As a handheld flashlight, the A2S has ergonomics typical of right-angle lights with a top switch. It's comfortable in the hand. The switch is easy to reach with a finger or thumb while still clearing the lens. With an added pocket clip, it's no more bulky in the pocket, carried head-down than the average 18650 light. I do recommend turning the battery tube around to make it sit a little deeper.

As a headlamp, it's similar to other angle lights with rubber holders. That is to say, it's less comfortable than Armytek's plastic mount, but not bad. I could work or hike for hours with the A2S without complaint.


The A2S comes with a Wowtac branded 3400 mAh battery with a USB charging port. I haven't unwrapped it, but it's probably an LG F1L. My Opus BT-C3100 shows 3220 mAh, which is a little low, but in the normal range for that cell. USB charging takes 5.5 hours and does result in the button top getting quite warm to the touch. This is typical of other Li-ion cells with this style of charging port, and the rest of the cell stays at a more comfortable temperature.

Modification potential

It's easy to remove the bezel ring from the A2S using snap-ring pliers. Removing everything down to the MCPCB is straightforward, and the MCPCB itself isn't especially hard to get out. It does require a bit of force though due to the type of thermal paste used. I put a hook made from a nail under the MCPCB on the switch side and pulled straight up.


I've been pretty clear about my disdain for the stock XP-L. Not every XP-L looks as bad, but domed XP-Ls usually aren't any tint snob's favorite no matter the tint bin. This thing needs more ~~Nichia~~ Samsung. After my recent post about Arrow practically giving away LH351D emitters, I suspect nobody will be surprised about this being my choice of swap here.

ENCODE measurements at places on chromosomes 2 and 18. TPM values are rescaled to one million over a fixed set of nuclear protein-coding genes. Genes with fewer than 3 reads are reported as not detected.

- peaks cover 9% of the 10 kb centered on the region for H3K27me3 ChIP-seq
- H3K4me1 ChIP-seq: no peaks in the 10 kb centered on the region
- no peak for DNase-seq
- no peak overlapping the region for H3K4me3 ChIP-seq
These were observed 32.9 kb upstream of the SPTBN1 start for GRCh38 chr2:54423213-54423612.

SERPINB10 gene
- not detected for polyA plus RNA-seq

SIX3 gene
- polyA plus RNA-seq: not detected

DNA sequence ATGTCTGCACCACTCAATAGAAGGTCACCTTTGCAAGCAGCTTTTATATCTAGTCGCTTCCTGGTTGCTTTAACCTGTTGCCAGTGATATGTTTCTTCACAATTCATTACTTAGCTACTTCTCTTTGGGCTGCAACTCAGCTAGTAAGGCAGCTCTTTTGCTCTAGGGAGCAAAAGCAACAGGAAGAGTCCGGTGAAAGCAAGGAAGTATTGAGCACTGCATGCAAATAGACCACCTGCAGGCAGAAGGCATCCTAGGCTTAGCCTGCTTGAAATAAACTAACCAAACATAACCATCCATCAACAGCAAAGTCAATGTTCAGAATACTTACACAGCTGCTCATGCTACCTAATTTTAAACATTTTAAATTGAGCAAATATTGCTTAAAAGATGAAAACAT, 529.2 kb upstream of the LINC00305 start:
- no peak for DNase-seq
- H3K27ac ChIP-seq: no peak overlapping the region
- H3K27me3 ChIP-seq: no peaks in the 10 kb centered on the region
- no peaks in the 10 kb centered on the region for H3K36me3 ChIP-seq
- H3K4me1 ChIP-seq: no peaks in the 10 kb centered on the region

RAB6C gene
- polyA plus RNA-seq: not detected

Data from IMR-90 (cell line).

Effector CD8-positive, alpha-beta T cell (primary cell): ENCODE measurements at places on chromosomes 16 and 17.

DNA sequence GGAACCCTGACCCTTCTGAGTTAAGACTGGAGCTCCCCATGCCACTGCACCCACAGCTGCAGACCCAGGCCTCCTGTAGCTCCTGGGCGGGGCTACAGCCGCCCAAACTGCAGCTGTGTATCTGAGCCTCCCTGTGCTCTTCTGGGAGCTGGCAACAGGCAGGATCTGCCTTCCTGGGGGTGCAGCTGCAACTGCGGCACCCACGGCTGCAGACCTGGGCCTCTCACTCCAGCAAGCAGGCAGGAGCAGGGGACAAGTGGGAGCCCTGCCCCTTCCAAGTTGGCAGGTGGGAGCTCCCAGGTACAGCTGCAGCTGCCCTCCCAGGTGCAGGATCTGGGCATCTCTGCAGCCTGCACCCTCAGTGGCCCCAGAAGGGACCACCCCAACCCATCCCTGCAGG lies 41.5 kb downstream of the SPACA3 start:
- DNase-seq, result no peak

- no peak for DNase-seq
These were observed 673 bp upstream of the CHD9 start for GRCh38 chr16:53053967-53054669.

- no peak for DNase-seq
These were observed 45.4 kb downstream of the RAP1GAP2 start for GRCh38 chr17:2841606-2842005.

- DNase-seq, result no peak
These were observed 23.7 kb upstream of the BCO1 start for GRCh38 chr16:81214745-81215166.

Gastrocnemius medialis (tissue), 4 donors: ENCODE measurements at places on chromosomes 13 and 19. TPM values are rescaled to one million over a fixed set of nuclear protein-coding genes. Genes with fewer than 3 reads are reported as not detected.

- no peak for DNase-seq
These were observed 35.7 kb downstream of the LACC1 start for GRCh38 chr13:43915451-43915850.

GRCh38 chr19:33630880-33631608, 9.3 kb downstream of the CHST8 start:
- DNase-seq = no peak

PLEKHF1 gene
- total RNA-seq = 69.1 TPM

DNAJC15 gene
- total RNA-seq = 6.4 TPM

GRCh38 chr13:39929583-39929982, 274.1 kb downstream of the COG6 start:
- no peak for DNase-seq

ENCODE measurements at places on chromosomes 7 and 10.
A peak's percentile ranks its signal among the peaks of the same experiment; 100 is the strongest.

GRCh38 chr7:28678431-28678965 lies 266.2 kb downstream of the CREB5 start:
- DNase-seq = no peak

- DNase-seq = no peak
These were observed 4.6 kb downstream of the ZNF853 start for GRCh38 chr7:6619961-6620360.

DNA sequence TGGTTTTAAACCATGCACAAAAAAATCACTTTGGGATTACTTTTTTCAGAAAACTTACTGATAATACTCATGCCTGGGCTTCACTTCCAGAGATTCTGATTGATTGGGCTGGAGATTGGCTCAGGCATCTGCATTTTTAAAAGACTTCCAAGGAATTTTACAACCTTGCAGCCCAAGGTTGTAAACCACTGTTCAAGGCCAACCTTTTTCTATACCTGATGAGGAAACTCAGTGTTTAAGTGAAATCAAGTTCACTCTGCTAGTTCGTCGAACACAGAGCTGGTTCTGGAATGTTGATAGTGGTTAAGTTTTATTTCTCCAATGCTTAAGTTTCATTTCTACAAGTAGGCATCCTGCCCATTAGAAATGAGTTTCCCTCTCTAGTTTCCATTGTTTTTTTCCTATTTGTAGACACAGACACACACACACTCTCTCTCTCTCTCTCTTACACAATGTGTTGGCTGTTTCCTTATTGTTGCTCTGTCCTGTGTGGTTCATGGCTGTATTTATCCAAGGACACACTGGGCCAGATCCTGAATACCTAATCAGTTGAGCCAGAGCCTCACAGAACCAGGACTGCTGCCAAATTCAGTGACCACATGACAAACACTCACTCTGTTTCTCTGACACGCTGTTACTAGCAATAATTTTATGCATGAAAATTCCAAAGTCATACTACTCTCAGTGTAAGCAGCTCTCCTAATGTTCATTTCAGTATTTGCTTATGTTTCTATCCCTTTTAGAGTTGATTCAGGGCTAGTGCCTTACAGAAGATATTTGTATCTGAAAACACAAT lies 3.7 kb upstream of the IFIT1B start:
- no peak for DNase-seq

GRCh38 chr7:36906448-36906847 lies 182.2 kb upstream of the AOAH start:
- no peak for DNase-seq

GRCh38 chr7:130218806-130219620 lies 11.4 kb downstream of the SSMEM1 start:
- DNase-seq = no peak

The LH351D is identical in size and beam pattern, and superior to the XP-L in output and efficiency. Of course, in 90 CRI it does take a bit of an output hit versus a low-CRI emitter: a 6% loss, to be exact. The LH351D makes 1000 lumens at 30 seconds. Most people cannot even detect a 4% difference in brightness with their eyes, much less notice it in a practical sense.

This is a 5000K, 90 CRI LH351D, An a white wall, it's much more even and less green than the XP-L. The closest tint comparison I've seen would be a 5000K Nichia 219C, though the Samsung looks a little less green to my eyes. Testing by maukka shows that this emitter is awesome with CRI comfortably in the 90s, and R9, measuring deep red, over 60. R9 is difficult for LEDs to score well on, and typical high-CRI Nichias guarantee a minimum of 50.

I think the last two photos really drive home the point. The hotspot of the XP-L looks overexposed while the LH351D is clear. There's no difference in camera settings, nor any significant difference in light intensity. The XP-L looks overexposed because there isn't sufficient color information.

If Wowtac were to update the A2S with this emitter as stock, it would be a huge improvement to the light. Traditionally, there has been a significant tradeoff between color quality and output, but not here. The LH351D even costs less than the XP-L. There's no disadvantage I can see to using it. If anyone at Wowtac is interested, the part number is SPHWHTL3DA0GF4RTS6.